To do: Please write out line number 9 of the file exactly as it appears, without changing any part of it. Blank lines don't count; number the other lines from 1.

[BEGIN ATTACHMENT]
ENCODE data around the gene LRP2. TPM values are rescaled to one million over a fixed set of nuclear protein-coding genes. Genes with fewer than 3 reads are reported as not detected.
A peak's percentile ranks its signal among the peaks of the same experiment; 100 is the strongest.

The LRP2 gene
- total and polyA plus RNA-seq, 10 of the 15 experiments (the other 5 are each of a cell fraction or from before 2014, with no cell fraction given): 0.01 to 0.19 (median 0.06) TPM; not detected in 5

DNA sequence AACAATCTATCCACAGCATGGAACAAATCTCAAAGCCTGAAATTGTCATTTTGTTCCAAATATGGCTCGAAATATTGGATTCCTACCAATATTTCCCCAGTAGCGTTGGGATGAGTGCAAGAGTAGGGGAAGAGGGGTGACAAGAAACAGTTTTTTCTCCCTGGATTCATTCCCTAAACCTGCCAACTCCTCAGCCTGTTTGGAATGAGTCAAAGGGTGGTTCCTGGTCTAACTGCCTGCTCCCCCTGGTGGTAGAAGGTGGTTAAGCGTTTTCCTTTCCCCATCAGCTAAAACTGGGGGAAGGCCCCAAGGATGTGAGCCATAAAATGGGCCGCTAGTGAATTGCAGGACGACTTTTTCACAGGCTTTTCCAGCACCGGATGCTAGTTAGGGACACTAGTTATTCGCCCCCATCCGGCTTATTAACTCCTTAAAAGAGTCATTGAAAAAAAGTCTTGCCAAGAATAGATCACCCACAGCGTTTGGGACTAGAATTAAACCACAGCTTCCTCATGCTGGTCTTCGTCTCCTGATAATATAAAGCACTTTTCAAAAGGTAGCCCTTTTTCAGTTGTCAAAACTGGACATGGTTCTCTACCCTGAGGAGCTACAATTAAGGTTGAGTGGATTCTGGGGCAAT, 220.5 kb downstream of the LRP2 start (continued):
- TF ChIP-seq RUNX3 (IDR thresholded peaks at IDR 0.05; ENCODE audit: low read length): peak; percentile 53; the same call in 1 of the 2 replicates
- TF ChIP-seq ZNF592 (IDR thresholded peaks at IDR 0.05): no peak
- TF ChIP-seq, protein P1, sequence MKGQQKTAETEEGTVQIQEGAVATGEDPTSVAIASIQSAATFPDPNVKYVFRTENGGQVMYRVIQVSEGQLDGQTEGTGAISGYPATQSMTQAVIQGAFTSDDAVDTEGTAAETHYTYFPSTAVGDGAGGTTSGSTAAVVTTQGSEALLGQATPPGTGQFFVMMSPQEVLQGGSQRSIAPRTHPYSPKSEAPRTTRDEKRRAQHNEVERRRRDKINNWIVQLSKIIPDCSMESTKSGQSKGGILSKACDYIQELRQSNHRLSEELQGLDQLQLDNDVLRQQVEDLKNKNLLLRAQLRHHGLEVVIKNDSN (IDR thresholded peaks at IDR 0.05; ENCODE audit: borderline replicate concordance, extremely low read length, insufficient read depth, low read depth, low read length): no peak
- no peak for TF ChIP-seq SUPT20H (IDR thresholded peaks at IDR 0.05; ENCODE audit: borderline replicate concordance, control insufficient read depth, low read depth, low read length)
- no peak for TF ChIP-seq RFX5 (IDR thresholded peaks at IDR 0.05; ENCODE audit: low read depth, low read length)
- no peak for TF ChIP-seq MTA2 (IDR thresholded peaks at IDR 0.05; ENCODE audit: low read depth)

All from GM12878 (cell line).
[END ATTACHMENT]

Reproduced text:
- no peak for TF ChIP-seq SUPT20H (IDR thresholded peaks at IDR 0.05; ENCODE audit: borderline replicate concordance, control insufficient read depth, low read depth, low read length)